W6QKI produced several additional runs of radios at his Benson, AZ garage factory; but the popularity of the radio soon caused Herb Johnson to move to Oceanside, CA. The weather was definitely better but so was the availability of skilled electronic assemblers. Well the rest is history.
Now to my specific radio. It was built in Benson, AZ as indicated on the stamping on the back of the radio and is post the initial “gold” faced units but definitely built in the garage. Here is why I can make that claim. Take a good look at silk screen lettering –kinda crude and not well aligned with the controls or openings. The meter is much larger than ones found on later units and in fact later Swan units had a less expensive meter than the Triplett shown in the photo. In later production units to resolve the frequency display Swan used a second meter face that simply fit over the opening in the panel.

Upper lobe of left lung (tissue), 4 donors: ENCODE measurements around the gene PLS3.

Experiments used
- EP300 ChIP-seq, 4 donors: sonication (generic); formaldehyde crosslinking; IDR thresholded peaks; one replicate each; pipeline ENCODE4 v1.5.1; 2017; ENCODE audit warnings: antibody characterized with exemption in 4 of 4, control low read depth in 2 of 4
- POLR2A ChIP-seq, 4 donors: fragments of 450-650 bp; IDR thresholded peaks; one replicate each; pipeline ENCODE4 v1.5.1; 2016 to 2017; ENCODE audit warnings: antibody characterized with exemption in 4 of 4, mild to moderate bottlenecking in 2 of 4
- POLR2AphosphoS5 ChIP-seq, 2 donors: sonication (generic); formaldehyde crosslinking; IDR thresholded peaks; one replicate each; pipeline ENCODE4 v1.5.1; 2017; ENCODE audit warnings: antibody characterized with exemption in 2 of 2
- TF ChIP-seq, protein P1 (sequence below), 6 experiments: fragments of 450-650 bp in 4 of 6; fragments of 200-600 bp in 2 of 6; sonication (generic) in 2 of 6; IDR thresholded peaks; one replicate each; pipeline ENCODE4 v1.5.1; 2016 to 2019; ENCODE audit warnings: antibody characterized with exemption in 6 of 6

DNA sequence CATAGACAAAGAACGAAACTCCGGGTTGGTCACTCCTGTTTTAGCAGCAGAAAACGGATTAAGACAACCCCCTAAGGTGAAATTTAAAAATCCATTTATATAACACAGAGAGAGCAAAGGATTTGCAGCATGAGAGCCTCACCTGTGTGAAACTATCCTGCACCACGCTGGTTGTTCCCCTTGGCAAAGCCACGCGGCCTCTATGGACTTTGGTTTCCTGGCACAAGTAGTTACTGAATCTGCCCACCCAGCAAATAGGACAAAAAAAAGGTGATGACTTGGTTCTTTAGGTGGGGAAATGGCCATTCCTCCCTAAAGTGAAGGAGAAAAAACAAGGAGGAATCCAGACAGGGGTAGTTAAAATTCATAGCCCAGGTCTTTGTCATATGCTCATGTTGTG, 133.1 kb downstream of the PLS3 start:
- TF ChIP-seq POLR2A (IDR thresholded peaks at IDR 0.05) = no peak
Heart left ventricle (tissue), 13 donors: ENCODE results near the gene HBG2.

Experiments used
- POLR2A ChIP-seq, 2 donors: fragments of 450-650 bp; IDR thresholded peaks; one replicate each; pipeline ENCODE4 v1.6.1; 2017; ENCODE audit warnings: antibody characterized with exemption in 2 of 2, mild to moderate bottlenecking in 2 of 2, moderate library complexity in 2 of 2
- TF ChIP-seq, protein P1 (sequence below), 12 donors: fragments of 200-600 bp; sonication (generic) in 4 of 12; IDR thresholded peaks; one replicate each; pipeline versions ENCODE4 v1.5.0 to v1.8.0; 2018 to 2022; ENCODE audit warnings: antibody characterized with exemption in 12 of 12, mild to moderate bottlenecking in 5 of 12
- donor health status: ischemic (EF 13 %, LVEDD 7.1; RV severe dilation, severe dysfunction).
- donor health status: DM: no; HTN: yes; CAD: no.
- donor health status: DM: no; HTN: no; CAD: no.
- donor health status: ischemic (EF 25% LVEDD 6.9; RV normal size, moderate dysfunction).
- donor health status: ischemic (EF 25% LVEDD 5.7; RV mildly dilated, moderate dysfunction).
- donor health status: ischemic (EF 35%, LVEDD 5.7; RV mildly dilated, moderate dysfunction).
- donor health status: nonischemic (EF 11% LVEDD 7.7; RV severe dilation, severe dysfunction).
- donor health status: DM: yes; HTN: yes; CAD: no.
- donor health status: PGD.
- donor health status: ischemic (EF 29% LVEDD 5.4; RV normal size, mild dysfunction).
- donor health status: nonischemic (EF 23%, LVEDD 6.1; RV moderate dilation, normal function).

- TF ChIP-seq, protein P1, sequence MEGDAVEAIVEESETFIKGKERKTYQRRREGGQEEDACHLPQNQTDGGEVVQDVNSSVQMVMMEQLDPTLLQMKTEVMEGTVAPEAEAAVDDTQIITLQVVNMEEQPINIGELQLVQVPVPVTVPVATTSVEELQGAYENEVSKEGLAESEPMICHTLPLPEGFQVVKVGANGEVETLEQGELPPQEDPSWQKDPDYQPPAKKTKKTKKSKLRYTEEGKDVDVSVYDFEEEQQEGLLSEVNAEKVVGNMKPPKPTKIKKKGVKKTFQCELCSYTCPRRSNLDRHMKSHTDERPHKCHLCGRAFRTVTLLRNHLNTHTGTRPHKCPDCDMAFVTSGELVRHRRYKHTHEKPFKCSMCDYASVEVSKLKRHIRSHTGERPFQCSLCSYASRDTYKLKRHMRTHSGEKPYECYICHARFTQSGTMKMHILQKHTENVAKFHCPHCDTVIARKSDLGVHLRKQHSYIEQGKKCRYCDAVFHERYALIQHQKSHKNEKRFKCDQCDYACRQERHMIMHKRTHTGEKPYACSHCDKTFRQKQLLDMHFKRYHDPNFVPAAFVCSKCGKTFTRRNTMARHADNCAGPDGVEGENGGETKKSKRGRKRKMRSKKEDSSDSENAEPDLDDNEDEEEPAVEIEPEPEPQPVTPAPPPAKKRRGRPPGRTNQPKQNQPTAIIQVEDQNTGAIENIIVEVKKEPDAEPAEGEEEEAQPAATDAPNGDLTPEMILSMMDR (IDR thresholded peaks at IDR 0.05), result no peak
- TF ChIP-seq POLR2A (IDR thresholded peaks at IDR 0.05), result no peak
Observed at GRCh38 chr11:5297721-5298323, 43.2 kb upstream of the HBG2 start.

This radio was a fortunate find for me as it is in very good cosmetic condition and still works! So it is a keeper and yes I also have a Collins KWM-2.
But there is another story here, one that is perhaps almost as disturbing as the 2016 political process here in the US. Here is my concern. Swan was started by a single individual working out of his garage. He had a vision and that was to put an SSB transceiver in the hands of many hams who simply could not afford a Collins KWM-2. He also used innovations in his design. Ask yourself how many bands do you really work? I find myself spending most of my air time on two bands –40 and 20 Meters. When I operated mobile it was one band. One hundred watts is still one hundred watts whether coming from a pair of 6146’s or a 6DQ5.